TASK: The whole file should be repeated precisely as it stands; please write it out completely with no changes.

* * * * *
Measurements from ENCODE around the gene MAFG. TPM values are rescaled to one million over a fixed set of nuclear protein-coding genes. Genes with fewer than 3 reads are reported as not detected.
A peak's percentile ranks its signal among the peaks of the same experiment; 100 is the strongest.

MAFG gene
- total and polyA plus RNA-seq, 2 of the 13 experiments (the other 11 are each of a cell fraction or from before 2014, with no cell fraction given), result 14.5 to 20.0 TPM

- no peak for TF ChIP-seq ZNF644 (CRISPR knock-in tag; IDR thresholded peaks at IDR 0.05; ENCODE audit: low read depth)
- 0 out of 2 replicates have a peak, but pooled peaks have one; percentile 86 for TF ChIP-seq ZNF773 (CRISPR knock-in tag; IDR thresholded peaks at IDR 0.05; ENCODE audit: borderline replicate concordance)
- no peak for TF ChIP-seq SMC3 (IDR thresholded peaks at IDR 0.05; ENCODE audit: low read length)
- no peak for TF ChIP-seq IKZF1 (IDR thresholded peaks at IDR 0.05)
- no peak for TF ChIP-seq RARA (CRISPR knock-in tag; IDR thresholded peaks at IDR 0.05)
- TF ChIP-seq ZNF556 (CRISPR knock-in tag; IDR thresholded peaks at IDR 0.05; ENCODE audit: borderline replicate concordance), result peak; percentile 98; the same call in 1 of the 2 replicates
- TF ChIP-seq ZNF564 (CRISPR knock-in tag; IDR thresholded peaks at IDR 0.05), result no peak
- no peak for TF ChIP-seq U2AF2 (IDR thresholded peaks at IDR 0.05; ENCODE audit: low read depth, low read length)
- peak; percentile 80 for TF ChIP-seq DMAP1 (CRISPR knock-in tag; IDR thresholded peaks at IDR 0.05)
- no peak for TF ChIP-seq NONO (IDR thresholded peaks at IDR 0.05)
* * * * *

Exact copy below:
Measurements from ENCODE around the gene MAFG. TPM values are rescaled to one million over a fixed set of nuclear protein-coding genes. Genes with fewer than 3 reads are reported as not detected.
A peak's percentile ranks its signal among the peaks of the same experiment; 100 is the strongest.

MAFG gene
- total and polyA plus RNA-seq, 2 of the 13 experiments (the other 11 are each of a cell fraction or from before 2014, with no cell fraction given), result 14.5 to 20.0 TPM

- no peak for TF ChIP-seq ZNF644 (CRISPR knock-in tag; IDR thresholded peaks at IDR 0.05; ENCODE audit: low read depth)
- 0 out of 2 replicates have a peak, but pooled peaks have one; percentile 86 for TF ChIP-seq ZNF773 (CRISPR knock-in tag; IDR thresholded peaks at IDR 0.05; ENCODE audit: borderline replicate concordance)
- no peak for TF ChIP-seq SMC3 (IDR thresholded peaks at IDR 0.05; ENCODE audit: low read length)
- no peak for TF ChIP-seq IKZF1 (IDR thresholded peaks at IDR 0.05)
- no peak for TF ChIP-seq RARA (CRISPR knock-in tag; IDR thresholded peaks at IDR 0.05)
- TF ChIP-seq ZNF556 (CRISPR knock-in tag; IDR thresholded peaks at IDR 0.05; ENCODE audit: borderline replicate concordance), result peak; percentile 98; the same call in 1 of the 2 replicates
- TF ChIP-seq ZNF564 (CRISPR knock-in tag; IDR thresholded peaks at IDR 0.05), result no peak
- no peak for TF ChIP-seq U2AF2 (IDR thresholded peaks at IDR 0.05; ENCODE audit: low read depth, low read length)
- peak; percentile 80 for TF ChIP-seq DMAP1 (CRISPR knock-in tag; IDR thresholded peaks at IDR 0.05)
- no peak for TF ChIP-seq NONO (IDR thresholded peaks at IDR 0.05)